Hello, I've been recently looking into panic behavior in pyo3, with a draft PR (https://github.com/PyO3/pyo3/pull/797) using
catch_unwind to guard against current UB (as I understand it) of unwinding through CPython stack frames. (For Rust functions called by the Python interpreter.)
If I'm reading the ffi-unwind group materials correctly, it sounds like the "C unwind" ABI would also make panics well-defined without needing to introduce
catch_unwind. Is that correct?
If you're interested in any details of pyo3 that would be helpful / relevant to this group's work, I'd be happy to offer them. Thanks.
Note that the FFI code you are unwinding into also needs to support unwinding by performing the proper cleanups on unwind. So this only really works for C++ code, not C.
...unless your C code doesn't need any sort of "cleanup"; I think it's correct to think of it as being semantically identical to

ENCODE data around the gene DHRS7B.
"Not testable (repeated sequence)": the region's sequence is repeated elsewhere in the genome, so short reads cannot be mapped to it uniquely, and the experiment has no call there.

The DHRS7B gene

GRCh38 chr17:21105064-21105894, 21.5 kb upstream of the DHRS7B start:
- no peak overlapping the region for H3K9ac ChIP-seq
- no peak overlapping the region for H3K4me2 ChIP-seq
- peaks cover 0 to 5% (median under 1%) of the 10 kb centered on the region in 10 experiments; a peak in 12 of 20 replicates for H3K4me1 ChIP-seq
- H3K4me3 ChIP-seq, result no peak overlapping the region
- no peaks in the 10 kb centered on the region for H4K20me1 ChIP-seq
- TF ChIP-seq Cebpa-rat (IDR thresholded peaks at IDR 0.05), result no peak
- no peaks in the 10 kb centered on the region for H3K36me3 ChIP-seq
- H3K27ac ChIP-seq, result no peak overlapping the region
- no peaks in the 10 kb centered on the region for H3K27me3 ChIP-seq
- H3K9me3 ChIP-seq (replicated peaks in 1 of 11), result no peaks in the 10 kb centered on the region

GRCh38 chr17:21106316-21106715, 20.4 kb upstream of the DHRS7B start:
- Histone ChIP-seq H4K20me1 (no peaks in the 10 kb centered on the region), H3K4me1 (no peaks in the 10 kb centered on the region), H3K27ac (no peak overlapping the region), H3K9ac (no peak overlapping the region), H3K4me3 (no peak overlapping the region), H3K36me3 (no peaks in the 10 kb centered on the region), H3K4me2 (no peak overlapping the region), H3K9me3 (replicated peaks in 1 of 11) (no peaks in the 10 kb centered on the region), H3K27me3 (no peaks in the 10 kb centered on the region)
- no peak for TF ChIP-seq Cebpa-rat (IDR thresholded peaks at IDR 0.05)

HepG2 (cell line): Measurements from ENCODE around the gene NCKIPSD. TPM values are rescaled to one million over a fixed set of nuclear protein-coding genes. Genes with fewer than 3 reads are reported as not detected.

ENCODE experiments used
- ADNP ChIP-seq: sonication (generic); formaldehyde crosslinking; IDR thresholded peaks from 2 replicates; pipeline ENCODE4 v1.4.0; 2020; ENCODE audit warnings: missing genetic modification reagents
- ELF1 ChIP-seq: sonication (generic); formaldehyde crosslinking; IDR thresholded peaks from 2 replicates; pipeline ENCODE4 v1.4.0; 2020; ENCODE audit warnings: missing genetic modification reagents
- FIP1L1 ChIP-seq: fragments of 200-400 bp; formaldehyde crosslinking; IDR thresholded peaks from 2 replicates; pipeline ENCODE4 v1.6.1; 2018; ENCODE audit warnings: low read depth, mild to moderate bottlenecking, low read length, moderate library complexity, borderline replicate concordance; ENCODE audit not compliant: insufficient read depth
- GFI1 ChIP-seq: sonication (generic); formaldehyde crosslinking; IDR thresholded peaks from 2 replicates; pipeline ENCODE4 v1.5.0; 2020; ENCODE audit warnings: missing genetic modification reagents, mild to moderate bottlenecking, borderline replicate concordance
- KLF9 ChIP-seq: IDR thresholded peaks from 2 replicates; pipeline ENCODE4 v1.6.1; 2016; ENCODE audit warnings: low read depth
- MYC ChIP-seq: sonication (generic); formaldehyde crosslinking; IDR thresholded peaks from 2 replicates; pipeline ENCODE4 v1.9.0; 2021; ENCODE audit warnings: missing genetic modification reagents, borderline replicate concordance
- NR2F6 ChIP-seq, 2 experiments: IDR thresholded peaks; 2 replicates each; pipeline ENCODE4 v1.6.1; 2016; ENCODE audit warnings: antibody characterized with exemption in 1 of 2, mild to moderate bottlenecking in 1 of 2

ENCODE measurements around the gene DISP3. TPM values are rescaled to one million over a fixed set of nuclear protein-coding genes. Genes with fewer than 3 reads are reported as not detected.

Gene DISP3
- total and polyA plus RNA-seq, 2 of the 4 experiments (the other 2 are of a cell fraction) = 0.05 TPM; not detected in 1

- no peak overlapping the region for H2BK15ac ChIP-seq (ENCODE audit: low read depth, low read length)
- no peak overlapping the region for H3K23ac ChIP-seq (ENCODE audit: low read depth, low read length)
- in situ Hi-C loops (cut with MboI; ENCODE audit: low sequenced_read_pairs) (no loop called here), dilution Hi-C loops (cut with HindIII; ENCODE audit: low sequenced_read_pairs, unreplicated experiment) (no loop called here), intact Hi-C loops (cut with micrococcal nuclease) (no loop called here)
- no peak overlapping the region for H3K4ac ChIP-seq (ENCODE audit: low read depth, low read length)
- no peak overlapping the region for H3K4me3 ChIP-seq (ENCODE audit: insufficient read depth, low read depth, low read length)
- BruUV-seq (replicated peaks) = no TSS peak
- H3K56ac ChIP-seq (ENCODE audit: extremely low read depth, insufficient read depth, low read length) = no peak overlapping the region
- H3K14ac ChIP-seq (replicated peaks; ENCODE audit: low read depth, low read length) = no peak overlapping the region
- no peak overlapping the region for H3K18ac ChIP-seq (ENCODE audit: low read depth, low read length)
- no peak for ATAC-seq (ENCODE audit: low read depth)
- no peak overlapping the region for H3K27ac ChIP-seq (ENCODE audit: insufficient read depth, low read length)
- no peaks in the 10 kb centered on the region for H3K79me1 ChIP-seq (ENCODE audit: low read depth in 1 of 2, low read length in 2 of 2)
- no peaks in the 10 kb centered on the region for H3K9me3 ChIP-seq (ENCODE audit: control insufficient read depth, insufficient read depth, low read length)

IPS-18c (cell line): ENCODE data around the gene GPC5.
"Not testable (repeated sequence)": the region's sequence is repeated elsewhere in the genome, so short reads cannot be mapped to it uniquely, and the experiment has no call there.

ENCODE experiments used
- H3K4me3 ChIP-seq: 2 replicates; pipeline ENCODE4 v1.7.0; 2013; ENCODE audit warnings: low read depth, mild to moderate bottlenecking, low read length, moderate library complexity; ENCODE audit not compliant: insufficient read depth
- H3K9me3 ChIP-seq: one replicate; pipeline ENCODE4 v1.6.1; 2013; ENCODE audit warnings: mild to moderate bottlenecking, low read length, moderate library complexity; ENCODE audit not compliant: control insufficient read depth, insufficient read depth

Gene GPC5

longjmp over the unwound frames.
Your C code does need to be compiled with
But in the pyo3 case, the cpython frames are the Python interpreter itself, right? It seems unlikely that any Python user would want that.
...and of course it's unlikely that the Python interpreter's stack frames are "clean-up free".
catch_unwind seems very preferable.
Great, that makes sense, thanks. The model we're heading toward is to use
catch_unwind convert a Rust panic into a Python exception at the language boundary, and let the interpreter bubble it up through the "Python" stack frames.
It then seems reasonable that if that Python exception gets returned to Rust code in some higher stack frame we should then restart Rust's unwinding with
If we did this
catch / resume unwind dance, would "C unwind" simply offer no benefit here then? Or would it actually be actively harmful if the Python interpreter is not compiled with
"C unwind" is probably not useful for your case. You want to turn a Rust panic into a Python exception, but "C unwind" turns a Rust panic into a C++ exception.
Ok great. Thanks! :thumbs_up:
Last updated: Jan 26 2022 at 07:20 UTC